Three speakers opened our ears, eyes, and minds at Healthegy’s Medtech Conference, held June 1, 2017, in Minneapolis. Two of the presentations provided input that reshaped my own long-held notions — holdovers from many years working in the medical device industry — and the third helped me to think about value-based outcomes from a more productive perspective.
Regulatory Uncertainty No Longer Top Concern For Boston Scientific
Michael Mahoney, chairman and CEO of Boston Scientific, provided the conference’s keynote address and spoke about the cultural change he has worked to create since taking the company’s helm late in 2011. In addition to restoring a “winning” attitude to a once-slumbering giant, Mahoney opened some ears with his insights on topics including the regulatory landscape.
Mahoney’s opinion of the FDA was surprisingly upbeat. He said the agency is becoming increasingly proficient, citing his company’s own productive pre-submission meetings and expedient approval of numerous investigational device exemptions (IDE) as reason for positivity. Mahoney also described an improved overall atmosphere of transparency at the FDA. Certainly, that has been a goal of the agency since the Center for Devices and Radiological Health (CDRH) underwent internal, public, and external reviews of the 510(k) process in 2010, and it was good to hear an industry leader validate that improvement. Perhaps Mahoney is one of the people providing positive feedback on the CDRH customer service satisfaction survey I covered in an earlier article?
Regarding the regulatory climate in Europe, Mahoney was not so optimistic. His overall opinion was that regulation within the EU is becoming more difficult, though he allowed that the uncertainty of new European Medical Device Regulations (MDR) could be creating most of the chaos. Mahoney said he expects calm to prevail once the industry learns how to work within the new regulations, but his overall sense was that EU regulations will become more restrictive and more difficult to navigate. It made me wonder if the Europe-first strategy of some U.S.-based companies might change in the future. There may no longer be an opportunity for more expedient clinical trials or quicker approval (CE Mark) in the EU.
Mahoney also identified his new most significant challenge in leading Boston Scientific, and it is not regulatory approvals: his top priority is reimbursement. Mahoney is more concerned with the Centers for Medicare and Medicaid Services (CMS) than the FDA. Innovative technology can be developed and cleared or approved, but medical professionals cannot prescribe its use without appropriate billing codes, as well as a means for the healthcare system to pay for the product or service. This challenge is compounded by the very real need to control healthcare costs while continuing to provide world-class care.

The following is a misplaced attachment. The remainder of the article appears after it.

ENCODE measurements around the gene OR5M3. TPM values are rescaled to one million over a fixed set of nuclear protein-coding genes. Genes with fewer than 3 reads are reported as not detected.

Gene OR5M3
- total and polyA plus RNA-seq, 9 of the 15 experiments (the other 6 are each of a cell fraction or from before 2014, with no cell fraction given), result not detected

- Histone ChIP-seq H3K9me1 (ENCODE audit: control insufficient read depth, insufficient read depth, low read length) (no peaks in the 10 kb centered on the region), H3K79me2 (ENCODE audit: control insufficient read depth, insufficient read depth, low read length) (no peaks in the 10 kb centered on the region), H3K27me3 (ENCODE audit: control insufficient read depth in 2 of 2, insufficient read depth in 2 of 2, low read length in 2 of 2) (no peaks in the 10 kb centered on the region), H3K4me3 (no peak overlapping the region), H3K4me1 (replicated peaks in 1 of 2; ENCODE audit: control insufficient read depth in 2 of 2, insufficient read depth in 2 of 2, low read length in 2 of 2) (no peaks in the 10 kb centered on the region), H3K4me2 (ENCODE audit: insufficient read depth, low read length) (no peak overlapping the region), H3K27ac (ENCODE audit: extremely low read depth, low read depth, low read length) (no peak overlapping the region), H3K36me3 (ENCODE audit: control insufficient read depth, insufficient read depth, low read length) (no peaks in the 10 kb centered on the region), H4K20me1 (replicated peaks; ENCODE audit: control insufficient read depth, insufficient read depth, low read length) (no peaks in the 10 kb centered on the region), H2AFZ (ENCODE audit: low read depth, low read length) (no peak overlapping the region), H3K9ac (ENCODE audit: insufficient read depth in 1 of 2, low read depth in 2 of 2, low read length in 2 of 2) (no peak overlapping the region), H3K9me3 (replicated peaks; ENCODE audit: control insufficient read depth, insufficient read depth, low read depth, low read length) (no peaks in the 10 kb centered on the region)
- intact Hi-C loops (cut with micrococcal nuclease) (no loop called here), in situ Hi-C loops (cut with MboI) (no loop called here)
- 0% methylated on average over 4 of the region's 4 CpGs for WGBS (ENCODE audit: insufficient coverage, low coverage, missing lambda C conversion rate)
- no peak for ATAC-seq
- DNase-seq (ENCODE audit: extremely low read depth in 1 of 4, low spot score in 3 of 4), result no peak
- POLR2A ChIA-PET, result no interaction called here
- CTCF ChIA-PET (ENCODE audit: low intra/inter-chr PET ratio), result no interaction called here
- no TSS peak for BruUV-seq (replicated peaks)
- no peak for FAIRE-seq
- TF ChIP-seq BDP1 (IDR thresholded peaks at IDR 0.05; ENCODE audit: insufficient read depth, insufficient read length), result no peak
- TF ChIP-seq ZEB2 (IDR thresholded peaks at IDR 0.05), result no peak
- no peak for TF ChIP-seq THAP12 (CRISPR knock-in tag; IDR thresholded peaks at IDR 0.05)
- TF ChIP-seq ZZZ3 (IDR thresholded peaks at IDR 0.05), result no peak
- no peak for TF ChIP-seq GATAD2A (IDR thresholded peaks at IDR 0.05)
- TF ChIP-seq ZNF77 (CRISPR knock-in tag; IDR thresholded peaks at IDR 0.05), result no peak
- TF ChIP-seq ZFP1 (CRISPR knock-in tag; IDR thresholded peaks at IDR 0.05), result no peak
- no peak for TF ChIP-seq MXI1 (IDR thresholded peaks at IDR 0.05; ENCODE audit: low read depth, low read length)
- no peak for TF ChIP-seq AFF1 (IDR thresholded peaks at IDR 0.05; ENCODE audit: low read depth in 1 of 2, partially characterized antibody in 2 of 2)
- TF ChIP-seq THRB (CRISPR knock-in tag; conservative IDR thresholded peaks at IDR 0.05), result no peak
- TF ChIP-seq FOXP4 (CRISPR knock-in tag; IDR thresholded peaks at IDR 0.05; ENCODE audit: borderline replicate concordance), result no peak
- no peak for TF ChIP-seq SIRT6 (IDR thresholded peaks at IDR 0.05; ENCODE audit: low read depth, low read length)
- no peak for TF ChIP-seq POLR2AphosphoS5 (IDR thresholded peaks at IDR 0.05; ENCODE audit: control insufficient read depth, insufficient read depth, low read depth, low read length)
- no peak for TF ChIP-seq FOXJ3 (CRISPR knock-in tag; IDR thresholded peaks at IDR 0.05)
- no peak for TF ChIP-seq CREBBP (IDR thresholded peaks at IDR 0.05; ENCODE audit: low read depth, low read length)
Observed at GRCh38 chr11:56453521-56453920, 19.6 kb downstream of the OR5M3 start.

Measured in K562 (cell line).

Medtech Investors Prefer Class III Devices?!
Jonathan Norris, Managing Director at Silicon Valley Bank, opened some eyes when he shared recent investment data indicating DeNovo/PMA devices are more-preferred investments. How can this be? I have talked to and worked with many start-up medtech companies, and their common mantra has been, “we have to find a 510(k) pathway for this device.” No one wants their first go-around with the FDA to be a Class III device with a PMA submission including full clinical data, right? It turns out we are looking at things the wrong way. We create business plans including the tasks, timing, and cost of commercializing a device. We are thinking like product development people, not business people.
The data Norris shared indicated that all Class III device startups exited (were acquired) prior to regulatory approval. The data also showed that — with a single exception — no Class II devices exited until after 510(k) clearance had been obtained. So, the higher-risk devices with the more burdensome regulatory pathways actually have shorter finish lines (from a business perspective). Norris summed it up rather succinctly when he said, “Class III devices produce higher multiples (return on investment) and have a shorter exit.”
Value-based Outcomes, Is Anybody “Getting” This?
Nimesh Shah, Chief Business Officer of Fractyl Laboratories, opened some minds with a simple, yet eloquent, explanation of this concept” “To understand value-based outcomes, don’t think of what you are providing as a device. Think of value-based outcomes as complete solutions. Perhaps, to properly benefit from the therapy that your device provides, you might also need to provide a complimentary education program for patients.”
A light went off in my head when Shah spoke. I flashed back to the early days of my career, when I was working for a respiratory company that designed and developed (among other products) continuous positive airway pressure (CPAP) machines. Awareness of sleep apnea was growing in the 1990s, and sales of CPAP machines and masks were increasing. But that’s just it. We were thinking of what we were providing to the users as machines and masks. As long as we could blow air up their nose, we were providing value.
About 50 percent of the people prescribed a CPAP machine don’t use it, even though Medicare or private insurance has paid, or is paying, for the machine. What was often lost was the fact that value is providing a machine the user understands and is comfortable with, one whose therapy they will seek each night for better sleep, a more productive day, a safer driving experience, and perhaps even reduced blood pressure. Overall, providing a value-based solution reduces a patient’s likelihood of incurring additional healthcare costs, which is a positive outcome for all of us.
Now I get it!